Volume sales of PCs through Western European distributors were down by -2.4% in Q1 2019 compared to last year as consumer demand remained weak and Intel chip supply tight, according to the latest distribution data published by CONTEXT, the IT market intelligence company.
Consumer PC sales declined by -11.3% as people continue to shift towards using smartphones for day-to-day tasks and see little reason to buy new machines. Notebook sales dropped by -12.1% while those of desktops were down -7.6%.
“The general fall was exacerbated by the effects of political and economic conditions in some of countries: for instance, in the UK, where consumer confidence is low amidst Brexit-related uncertainty, consumer PC sales dropped by -17.6%”, said Marie-Christine Pygott, senior analyst at CONTEXT.
As in the past few quarters, the situation was much healthier in the commercial segment. Business PC volume sales were +4.6% up on last year, driven by the end of Windows 7 support in early 2020 and the need to modernise workplaces. Sales of notebooks increased by +6.6% and desktops by +0.6%. The increase in workstation sales, which has been ongoing for quite some time now, continued with a +11.3% growth in mobile systems and a +4.9% increase in sales of stationary ones.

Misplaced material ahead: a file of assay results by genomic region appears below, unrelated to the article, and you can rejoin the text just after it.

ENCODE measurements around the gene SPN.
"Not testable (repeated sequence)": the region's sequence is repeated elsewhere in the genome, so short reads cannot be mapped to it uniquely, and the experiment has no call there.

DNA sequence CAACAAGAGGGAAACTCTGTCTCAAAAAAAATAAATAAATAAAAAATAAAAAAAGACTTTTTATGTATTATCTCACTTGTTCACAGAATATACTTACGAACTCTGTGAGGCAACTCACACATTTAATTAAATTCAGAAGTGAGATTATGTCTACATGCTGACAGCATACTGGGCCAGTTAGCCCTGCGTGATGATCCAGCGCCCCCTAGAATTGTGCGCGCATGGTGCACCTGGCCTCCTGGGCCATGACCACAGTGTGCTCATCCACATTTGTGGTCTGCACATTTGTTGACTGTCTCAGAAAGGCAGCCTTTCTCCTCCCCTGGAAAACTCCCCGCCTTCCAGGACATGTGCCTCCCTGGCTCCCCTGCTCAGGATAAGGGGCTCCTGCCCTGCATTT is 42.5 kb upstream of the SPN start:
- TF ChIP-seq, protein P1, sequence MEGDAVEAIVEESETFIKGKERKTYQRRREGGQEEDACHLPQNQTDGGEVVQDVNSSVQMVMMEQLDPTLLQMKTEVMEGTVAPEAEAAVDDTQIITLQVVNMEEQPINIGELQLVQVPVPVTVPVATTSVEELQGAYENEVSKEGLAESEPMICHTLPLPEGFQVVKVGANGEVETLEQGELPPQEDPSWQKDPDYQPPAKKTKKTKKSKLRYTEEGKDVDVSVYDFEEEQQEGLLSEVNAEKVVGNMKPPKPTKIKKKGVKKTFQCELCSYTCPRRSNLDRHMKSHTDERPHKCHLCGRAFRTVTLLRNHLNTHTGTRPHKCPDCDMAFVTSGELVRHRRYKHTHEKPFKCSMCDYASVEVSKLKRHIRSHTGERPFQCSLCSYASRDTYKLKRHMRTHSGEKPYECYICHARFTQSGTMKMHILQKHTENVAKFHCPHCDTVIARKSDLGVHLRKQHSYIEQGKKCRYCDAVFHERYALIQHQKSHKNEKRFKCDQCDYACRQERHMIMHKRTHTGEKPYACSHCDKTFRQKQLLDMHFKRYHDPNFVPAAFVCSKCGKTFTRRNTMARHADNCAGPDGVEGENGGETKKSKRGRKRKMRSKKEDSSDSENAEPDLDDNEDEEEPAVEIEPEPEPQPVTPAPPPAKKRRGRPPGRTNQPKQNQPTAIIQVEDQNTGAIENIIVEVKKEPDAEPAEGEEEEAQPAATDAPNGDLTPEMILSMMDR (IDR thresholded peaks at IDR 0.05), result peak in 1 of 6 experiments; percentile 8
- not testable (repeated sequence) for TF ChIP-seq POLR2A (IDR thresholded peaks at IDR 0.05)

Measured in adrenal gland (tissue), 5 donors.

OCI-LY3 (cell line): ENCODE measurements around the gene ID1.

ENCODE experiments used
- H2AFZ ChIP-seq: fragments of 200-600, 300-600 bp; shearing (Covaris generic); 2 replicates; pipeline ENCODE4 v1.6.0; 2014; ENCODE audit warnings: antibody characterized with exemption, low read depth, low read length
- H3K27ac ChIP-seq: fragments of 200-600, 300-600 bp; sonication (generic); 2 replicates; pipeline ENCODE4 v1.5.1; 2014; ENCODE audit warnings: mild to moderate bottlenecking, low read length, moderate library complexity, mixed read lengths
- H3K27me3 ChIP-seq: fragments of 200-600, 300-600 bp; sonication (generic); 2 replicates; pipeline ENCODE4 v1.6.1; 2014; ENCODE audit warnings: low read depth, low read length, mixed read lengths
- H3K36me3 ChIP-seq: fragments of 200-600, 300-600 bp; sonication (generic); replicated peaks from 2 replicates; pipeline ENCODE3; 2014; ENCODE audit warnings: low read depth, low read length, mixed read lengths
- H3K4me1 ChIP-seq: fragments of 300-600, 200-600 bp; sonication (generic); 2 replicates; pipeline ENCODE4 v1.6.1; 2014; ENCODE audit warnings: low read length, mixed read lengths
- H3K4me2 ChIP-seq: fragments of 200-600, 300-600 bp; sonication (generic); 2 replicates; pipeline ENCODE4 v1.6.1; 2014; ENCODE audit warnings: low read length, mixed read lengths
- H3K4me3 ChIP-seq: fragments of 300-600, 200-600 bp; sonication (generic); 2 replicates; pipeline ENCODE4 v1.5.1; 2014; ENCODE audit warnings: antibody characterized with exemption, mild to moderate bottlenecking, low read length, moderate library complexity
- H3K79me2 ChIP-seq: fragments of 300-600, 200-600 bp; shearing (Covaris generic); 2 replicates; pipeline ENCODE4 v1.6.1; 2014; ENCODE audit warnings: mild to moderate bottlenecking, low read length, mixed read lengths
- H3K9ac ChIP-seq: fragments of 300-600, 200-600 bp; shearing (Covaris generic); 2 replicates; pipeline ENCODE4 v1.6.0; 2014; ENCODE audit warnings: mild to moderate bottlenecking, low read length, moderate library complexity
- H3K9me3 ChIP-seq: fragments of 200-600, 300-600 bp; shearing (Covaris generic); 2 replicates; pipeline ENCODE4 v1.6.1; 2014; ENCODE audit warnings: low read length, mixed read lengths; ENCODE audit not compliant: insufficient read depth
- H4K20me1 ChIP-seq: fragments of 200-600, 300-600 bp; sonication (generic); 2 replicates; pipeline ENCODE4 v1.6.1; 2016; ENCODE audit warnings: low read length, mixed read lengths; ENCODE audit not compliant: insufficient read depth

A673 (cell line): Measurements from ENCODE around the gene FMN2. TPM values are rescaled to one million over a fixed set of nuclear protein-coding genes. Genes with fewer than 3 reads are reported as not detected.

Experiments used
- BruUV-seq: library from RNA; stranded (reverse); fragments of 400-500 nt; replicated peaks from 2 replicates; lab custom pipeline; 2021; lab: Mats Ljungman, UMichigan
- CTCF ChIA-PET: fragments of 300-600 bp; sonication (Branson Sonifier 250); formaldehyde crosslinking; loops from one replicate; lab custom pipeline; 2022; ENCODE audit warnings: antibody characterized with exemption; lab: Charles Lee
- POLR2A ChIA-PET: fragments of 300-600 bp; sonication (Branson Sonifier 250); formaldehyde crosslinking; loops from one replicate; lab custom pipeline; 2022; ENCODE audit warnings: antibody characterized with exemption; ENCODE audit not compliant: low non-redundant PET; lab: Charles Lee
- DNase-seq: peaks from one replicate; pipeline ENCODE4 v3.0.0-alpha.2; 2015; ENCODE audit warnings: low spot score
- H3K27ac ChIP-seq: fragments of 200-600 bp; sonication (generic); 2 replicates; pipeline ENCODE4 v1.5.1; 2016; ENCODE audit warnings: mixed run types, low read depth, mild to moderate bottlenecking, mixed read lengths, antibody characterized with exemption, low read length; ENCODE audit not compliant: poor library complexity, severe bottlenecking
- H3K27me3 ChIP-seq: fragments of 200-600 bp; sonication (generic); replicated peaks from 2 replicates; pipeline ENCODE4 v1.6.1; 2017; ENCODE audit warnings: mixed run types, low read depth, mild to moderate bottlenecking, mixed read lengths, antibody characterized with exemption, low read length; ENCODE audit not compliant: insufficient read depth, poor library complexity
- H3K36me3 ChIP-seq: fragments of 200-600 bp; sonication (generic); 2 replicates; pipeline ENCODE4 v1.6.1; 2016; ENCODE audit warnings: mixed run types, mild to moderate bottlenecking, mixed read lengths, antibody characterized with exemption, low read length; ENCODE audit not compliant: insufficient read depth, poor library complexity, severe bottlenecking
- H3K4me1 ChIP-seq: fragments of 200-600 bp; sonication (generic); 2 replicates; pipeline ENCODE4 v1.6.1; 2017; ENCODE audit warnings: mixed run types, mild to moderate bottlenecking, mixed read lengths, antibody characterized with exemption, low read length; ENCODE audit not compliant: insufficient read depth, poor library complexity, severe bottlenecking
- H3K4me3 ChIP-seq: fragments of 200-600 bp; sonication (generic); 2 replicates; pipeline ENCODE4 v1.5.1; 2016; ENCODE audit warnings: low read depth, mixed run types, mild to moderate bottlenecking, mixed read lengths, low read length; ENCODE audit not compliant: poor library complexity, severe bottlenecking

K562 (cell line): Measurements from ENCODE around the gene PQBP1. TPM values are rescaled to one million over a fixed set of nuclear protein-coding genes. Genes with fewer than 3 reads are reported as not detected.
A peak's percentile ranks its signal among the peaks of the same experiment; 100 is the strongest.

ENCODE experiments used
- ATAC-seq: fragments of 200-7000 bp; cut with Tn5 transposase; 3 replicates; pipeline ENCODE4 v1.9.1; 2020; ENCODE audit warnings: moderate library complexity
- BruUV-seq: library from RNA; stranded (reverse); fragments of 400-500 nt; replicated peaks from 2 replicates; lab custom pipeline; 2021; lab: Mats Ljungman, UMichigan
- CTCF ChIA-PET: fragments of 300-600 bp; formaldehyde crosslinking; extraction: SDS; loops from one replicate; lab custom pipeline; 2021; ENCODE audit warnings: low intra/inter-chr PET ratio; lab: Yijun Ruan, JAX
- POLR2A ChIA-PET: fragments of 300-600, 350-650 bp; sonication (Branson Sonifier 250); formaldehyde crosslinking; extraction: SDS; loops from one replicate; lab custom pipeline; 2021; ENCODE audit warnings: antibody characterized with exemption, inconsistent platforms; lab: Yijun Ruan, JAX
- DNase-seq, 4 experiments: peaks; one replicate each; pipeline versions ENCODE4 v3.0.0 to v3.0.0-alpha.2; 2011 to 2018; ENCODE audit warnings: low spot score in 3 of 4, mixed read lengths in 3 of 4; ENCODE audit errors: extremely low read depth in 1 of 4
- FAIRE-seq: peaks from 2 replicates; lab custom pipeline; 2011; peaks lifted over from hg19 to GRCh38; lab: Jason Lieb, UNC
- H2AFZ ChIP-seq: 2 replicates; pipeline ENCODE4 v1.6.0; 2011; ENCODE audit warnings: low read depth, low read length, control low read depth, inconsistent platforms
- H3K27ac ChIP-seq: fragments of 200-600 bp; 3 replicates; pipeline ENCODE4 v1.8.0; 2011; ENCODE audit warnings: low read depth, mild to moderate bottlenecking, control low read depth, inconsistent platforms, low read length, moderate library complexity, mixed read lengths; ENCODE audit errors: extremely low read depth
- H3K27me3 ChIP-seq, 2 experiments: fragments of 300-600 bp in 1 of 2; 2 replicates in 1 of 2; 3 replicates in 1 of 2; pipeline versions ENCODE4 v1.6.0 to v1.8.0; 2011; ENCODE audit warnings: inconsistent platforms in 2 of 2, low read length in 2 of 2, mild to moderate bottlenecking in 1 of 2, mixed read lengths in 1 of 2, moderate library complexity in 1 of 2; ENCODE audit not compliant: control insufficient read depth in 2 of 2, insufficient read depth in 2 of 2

The tightness of Intel’s chip supply has led to greater fluctuations in distributor stock movement over the past few quarters as vendors try to steer demand to match available supply. Some vendors have also added more AMD-based PCs to their portfolios to provide an alternative offering and, as a result, the overall share of AMD-based PCs this quarter was up to 6.7% of commercial sales and 14.7% of consumer PCs – an increase of 2.5 percentage points year-on-year in each case.